Nonaligned Movement, organized movement of nations that attempted to form a third world force through a policy of nonalignment with the United States and Soviet Union. Yugoslavia, India, Indonesia, Egypt, and Ghana were instrumental in founding (1961) the movement, which grew out of the Bandung Conference (1955). Its members, mainly developing nations from Asia, Africa, and Latin America that embrace more than half the world's people, include true neutrals and many nations that were in fact aligned with one of the superpowers during the cold war. In light of the cold war's end, it reassessed its role and has redefined itself as a forum for its member nations to develop policies and positions that they can seek to implement at the United Nations and other international forums. The 120 member nations meet regularly to discuss their common interests. See also Third World.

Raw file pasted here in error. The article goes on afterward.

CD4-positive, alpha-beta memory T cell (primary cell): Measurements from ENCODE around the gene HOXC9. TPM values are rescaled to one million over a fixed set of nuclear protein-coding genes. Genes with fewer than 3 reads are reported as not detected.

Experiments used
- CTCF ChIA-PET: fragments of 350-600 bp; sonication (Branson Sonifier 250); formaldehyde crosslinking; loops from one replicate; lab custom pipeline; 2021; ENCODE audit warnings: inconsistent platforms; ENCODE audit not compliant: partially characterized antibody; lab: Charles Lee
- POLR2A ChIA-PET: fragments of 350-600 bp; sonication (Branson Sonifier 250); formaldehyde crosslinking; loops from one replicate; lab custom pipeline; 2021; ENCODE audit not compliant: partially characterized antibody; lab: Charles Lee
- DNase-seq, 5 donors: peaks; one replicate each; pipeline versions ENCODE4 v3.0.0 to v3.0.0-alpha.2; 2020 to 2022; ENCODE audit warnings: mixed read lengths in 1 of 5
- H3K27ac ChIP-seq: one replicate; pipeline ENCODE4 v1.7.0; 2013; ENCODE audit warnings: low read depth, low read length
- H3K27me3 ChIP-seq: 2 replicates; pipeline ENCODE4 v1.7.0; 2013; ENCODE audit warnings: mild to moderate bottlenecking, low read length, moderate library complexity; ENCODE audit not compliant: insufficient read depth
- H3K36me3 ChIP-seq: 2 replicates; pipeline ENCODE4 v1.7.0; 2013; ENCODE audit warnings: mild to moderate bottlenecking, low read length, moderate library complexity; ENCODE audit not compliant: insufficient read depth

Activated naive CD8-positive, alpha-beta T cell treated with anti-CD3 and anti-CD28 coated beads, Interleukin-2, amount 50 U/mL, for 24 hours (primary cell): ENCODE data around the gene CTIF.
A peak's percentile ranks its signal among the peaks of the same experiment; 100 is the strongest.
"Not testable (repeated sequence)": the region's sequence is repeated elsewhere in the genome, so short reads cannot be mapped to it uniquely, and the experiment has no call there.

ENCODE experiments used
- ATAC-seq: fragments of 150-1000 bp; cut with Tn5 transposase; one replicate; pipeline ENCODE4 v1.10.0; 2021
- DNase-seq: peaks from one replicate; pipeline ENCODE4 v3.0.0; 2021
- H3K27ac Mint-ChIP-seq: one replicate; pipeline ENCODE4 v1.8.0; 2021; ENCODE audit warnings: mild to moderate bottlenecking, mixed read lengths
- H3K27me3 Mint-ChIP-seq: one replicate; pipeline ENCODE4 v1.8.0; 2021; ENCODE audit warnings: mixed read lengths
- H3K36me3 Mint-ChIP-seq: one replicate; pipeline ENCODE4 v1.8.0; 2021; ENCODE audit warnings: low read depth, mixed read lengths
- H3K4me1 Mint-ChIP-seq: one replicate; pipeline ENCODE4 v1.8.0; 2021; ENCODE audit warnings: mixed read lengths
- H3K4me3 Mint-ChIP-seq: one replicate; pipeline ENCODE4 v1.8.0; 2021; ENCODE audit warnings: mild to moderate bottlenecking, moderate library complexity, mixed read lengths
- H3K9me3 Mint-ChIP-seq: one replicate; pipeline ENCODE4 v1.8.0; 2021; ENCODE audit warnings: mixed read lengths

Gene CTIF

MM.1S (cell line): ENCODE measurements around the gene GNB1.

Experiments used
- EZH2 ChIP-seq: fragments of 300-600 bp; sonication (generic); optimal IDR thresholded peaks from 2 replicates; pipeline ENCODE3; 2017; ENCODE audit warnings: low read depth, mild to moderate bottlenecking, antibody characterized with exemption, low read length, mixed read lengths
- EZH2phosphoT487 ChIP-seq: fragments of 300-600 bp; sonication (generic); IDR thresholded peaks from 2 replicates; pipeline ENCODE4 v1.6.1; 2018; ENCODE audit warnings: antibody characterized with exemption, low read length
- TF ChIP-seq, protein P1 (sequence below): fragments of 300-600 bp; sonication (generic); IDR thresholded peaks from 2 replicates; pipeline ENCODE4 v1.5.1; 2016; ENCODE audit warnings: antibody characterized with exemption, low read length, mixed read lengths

The Columbia Electronic Encyclopedia, 6th ed. Copyright © 2012, Columbia University Press. All rights reserved.